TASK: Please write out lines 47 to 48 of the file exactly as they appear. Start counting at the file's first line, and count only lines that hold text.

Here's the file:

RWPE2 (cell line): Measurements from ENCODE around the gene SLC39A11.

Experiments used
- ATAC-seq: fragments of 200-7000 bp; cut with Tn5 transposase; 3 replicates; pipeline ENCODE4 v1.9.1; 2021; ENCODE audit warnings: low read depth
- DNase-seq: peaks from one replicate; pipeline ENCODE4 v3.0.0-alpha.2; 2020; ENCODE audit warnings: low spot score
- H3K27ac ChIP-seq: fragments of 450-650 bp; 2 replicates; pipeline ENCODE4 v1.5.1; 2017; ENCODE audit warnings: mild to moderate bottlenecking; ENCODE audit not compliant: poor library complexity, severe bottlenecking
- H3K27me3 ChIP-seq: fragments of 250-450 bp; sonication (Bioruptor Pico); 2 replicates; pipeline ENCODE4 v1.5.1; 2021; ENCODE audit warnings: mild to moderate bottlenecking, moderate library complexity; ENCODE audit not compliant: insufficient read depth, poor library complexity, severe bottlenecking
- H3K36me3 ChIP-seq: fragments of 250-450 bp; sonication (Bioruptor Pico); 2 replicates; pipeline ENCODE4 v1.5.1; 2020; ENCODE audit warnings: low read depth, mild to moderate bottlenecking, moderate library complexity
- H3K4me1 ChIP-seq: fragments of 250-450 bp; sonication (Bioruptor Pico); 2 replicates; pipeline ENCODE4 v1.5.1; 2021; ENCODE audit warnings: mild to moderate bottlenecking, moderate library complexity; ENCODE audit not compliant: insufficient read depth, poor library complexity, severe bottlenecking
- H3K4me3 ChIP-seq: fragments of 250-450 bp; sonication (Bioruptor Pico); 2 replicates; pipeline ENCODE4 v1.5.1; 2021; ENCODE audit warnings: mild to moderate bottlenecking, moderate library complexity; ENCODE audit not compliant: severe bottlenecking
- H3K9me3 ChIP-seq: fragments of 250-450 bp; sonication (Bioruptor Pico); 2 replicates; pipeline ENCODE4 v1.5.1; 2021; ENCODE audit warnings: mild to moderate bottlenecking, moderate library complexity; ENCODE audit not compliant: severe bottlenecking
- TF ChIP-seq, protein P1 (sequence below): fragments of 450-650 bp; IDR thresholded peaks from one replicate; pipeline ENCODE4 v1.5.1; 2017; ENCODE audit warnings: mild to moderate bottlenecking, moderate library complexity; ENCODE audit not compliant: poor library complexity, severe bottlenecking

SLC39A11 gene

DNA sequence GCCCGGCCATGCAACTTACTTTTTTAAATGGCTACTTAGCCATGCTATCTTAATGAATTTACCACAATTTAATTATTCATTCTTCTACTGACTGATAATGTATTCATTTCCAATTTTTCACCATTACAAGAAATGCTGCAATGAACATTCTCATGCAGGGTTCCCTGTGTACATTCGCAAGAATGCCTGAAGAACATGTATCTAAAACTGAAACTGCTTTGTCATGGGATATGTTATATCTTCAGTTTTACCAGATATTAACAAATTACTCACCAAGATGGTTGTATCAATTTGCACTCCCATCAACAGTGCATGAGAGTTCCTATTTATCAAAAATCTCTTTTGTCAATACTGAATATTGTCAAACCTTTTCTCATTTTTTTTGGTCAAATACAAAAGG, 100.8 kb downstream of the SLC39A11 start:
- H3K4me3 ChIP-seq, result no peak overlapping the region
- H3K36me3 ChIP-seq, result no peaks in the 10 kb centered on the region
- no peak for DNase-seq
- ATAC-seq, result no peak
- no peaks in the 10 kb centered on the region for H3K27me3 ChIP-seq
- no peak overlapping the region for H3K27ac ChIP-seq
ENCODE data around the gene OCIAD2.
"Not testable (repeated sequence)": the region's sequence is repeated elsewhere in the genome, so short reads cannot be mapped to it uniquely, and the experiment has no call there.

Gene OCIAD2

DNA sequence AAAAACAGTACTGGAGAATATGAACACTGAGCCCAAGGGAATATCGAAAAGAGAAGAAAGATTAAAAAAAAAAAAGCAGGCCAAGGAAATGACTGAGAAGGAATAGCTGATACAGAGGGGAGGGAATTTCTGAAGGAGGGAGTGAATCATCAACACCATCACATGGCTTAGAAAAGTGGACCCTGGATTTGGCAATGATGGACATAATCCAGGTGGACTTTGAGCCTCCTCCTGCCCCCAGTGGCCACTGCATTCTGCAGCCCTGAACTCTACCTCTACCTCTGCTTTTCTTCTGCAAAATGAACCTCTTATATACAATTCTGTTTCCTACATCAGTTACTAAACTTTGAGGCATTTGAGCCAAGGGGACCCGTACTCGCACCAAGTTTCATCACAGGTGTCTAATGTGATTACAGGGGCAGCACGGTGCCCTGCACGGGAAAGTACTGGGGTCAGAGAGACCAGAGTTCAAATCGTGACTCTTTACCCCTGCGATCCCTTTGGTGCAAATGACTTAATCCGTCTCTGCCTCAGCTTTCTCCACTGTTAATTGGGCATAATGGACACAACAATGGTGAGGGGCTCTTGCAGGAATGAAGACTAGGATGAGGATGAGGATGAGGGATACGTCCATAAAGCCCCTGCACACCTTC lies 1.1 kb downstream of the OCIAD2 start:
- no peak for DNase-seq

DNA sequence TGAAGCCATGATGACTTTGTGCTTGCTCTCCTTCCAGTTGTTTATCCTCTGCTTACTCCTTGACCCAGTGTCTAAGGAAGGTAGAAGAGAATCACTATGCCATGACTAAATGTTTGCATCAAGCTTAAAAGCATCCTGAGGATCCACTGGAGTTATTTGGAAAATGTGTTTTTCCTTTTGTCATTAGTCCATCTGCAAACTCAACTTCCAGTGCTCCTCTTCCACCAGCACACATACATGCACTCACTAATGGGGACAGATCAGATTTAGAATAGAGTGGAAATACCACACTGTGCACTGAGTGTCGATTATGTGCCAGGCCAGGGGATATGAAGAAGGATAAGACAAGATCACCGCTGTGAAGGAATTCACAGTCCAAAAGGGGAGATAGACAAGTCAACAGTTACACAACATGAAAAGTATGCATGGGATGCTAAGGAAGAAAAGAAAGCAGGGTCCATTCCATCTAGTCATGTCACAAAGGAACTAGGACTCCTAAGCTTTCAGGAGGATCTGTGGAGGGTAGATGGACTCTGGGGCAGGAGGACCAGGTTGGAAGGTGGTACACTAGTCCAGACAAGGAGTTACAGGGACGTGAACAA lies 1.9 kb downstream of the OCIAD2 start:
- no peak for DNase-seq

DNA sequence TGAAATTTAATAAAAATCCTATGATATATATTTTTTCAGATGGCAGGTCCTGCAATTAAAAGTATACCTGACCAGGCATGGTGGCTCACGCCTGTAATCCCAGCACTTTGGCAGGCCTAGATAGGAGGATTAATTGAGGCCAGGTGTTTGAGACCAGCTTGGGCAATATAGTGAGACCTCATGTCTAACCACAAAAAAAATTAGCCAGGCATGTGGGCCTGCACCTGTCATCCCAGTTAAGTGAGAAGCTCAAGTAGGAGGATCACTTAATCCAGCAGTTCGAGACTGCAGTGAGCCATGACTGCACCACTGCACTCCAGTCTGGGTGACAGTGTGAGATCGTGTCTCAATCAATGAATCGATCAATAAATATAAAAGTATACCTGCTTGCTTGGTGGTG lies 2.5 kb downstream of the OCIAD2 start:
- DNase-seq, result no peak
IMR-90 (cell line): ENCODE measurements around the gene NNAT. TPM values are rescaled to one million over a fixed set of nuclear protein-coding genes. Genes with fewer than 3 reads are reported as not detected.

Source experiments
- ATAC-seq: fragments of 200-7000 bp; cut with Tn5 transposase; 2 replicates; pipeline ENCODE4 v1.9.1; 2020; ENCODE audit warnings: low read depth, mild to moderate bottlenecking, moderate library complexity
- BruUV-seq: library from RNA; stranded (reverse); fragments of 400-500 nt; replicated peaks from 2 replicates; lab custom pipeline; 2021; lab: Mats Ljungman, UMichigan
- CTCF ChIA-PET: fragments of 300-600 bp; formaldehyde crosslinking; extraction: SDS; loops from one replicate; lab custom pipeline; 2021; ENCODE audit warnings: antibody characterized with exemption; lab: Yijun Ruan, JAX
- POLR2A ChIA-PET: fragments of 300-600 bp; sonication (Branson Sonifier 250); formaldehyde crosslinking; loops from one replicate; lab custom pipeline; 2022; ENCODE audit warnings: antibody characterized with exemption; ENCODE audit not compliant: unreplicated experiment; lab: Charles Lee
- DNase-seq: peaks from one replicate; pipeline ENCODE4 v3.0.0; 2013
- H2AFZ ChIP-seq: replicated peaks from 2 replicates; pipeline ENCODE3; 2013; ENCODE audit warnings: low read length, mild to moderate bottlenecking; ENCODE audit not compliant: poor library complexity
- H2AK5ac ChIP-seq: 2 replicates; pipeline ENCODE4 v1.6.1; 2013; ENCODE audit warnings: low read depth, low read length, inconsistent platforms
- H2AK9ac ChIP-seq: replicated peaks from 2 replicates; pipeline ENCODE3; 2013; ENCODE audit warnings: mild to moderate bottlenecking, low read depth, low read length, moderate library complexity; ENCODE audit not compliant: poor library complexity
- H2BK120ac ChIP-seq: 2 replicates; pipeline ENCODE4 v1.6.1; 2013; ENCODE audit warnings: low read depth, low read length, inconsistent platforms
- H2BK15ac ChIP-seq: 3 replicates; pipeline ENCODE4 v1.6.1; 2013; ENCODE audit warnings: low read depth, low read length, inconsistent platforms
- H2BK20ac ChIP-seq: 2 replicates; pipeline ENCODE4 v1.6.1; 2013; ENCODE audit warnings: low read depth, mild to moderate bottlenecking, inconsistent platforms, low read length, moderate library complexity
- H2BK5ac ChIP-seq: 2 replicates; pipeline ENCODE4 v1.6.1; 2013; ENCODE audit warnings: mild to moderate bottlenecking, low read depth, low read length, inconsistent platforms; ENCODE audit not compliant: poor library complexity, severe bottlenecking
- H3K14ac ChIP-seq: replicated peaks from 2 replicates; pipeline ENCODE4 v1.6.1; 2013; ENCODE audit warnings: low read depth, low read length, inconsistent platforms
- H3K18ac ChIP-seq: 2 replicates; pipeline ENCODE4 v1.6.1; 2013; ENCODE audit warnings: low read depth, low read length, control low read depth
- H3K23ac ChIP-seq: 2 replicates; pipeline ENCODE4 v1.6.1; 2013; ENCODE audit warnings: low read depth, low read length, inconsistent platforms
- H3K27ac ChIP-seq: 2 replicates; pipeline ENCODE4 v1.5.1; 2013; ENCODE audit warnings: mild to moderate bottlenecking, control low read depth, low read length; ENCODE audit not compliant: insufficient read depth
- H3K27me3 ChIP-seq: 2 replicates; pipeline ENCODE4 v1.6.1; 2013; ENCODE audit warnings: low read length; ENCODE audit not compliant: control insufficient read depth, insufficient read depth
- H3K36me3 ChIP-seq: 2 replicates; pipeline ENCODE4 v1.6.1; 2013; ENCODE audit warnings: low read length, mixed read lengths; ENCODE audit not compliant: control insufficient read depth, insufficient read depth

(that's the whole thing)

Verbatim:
- H3K27me3 ChIP-seq: 2 replicates; pipeline ENCODE4 v1.6.1; 2013; ENCODE audit warnings: low read length; ENCODE audit not compliant: control insufficient read depth, insufficient read depth
- H3K36me3 ChIP-seq: 2 replicates; pipeline ENCODE4 v1.6.1; 2013; ENCODE audit warnings: low read length, mixed read lengths; ENCODE audit not compliant: control insufficient read depth, insufficient read depth